It’s finally here!
I’ve been wanting to make my own striped blouse/Breton top/French sailor shirt for a long time. I had made the pattern, but it was surprisingly difficult to find just the right fabric; apparently, black stripes on white, in a decent knit cloth, is hard to come by. I finally found a great fabric at Needle Nook Fabrics here in Wichita. (One of my favorite shops, by the way. Check them out!!)
This is my original pattern, which I’m offering for free right now–please use as you wish! (If you plan to sell a finished product based on the pattern, it would be much appreciated if you would mention Prairiesque as the source of your pattern. Thank you!! <3)
This particular pattern only covers a small range of sizes; however, it is a fairly basic two-piece pattern, which can be easily adjusted at the sides and in the middle or hem. Also, it may fit differently depending on how stretchy your knit fabric is. The best thing to do is experiment with some comparable but inexpensive fabric before making the final piece! Instructions are as follows:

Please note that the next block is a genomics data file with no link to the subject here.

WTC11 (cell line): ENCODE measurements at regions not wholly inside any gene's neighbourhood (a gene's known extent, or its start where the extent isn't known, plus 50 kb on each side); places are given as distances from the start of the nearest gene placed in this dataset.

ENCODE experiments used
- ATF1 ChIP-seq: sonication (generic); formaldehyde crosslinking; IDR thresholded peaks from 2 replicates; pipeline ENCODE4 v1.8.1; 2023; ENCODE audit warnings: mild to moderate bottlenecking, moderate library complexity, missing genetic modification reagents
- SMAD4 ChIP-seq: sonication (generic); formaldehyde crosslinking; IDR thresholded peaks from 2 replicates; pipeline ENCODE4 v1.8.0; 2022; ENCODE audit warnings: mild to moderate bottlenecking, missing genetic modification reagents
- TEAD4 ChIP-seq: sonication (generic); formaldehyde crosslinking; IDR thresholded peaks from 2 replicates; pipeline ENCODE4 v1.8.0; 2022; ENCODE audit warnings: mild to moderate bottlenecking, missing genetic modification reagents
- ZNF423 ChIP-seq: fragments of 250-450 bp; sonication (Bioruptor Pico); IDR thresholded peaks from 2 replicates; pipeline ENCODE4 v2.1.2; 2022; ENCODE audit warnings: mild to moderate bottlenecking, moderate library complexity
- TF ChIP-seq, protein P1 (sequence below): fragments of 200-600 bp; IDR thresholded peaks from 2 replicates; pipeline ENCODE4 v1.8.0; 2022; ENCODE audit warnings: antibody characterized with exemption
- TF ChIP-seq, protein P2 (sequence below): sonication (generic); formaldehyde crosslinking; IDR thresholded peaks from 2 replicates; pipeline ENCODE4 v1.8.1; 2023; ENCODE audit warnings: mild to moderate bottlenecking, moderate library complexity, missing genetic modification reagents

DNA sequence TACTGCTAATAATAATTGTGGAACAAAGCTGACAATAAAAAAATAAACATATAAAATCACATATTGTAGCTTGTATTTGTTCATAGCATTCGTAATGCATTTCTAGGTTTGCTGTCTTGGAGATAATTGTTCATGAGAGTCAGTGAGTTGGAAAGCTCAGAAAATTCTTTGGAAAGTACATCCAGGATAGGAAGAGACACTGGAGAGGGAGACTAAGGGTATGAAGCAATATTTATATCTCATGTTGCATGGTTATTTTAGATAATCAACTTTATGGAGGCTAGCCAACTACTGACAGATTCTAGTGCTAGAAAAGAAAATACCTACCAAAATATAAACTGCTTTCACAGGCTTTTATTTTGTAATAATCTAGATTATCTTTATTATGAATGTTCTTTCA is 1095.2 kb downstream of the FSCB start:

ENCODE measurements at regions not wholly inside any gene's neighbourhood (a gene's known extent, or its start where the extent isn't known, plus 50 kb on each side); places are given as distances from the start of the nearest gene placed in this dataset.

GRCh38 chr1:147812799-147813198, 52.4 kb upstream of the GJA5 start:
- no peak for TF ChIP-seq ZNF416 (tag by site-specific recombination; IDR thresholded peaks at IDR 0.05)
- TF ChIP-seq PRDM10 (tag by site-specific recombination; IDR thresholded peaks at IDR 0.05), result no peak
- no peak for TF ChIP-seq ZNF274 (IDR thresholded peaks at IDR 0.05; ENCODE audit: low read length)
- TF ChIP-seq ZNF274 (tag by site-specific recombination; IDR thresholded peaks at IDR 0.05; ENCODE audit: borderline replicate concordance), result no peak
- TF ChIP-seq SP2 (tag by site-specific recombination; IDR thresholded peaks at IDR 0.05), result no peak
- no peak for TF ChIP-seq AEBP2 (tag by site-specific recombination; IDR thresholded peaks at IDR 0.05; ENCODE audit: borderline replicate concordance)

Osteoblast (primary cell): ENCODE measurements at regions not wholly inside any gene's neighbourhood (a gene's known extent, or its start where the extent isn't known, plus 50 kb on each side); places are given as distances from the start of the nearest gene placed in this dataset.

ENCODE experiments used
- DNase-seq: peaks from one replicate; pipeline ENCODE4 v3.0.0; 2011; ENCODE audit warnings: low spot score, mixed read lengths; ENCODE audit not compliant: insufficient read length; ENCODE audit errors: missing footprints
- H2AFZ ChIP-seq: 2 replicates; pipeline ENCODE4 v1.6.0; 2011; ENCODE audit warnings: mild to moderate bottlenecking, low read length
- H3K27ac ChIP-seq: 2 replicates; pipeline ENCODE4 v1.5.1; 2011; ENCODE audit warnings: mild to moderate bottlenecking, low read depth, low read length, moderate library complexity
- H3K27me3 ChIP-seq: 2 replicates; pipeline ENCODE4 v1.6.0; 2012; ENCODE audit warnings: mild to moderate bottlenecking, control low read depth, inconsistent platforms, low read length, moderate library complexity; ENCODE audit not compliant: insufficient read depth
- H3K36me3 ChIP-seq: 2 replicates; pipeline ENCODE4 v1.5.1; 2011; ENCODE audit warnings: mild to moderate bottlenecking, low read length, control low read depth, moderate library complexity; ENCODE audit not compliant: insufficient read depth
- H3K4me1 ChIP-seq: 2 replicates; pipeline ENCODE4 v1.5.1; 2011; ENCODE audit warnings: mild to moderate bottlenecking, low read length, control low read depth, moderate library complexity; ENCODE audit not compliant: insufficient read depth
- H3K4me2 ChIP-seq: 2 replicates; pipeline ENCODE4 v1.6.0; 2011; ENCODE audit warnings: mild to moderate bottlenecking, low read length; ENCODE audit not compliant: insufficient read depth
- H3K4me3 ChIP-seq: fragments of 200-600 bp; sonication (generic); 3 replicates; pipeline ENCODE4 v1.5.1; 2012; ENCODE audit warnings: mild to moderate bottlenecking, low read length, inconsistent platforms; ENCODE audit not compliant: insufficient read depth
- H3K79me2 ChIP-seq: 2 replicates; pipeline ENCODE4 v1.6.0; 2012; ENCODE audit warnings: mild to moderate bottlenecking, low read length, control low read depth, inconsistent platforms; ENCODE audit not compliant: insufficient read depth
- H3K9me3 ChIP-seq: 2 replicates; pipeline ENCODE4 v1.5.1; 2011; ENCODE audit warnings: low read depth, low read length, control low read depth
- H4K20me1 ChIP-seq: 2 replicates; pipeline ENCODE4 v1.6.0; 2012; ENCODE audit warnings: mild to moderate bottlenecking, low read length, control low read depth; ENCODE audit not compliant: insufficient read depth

- Print all pages (in the gallery below) and piece together with tape, using the picture below and alignment bars as a guide.
- The front and back of the bodice are the same, except for the neckline. Place on fold to cut. The sleeve is also placed on the fold when cutting.
- With right sides together, stitch at shoulders. You can use a 1/2″ or 5/8″ seam allowance. I would also suggest stitching some non-stretch lace or ribbon along the shoulder seems to keep them from stretching.
- Pin armhole side of sleeve to bodice armhole, right sides together, and stitch. Make sure your stripes align, at least close to the armpit/bottom of the armhole.
- With right sides together, pin garment so that sleeve edges and side edges are together (again, aligning stripes) and stitch up sides. Be especially careful when matching up the stripes on the bodice!! I learned the hard way that stripes may be together, but if you don’t match the corresponding stripes, you will end up essentially with a spiral going around the body, which makes getting a straight hem impossible.
- Hem arm holes, bottom, and neckline. You may also want to use ribbon or a running stitch in your neckline to prevent stretching.
The chart here shows how the sections will print and how they are pieced together:
To print the pattern pieces, click on each thumbnail below and print directly from that page, or save to your computer.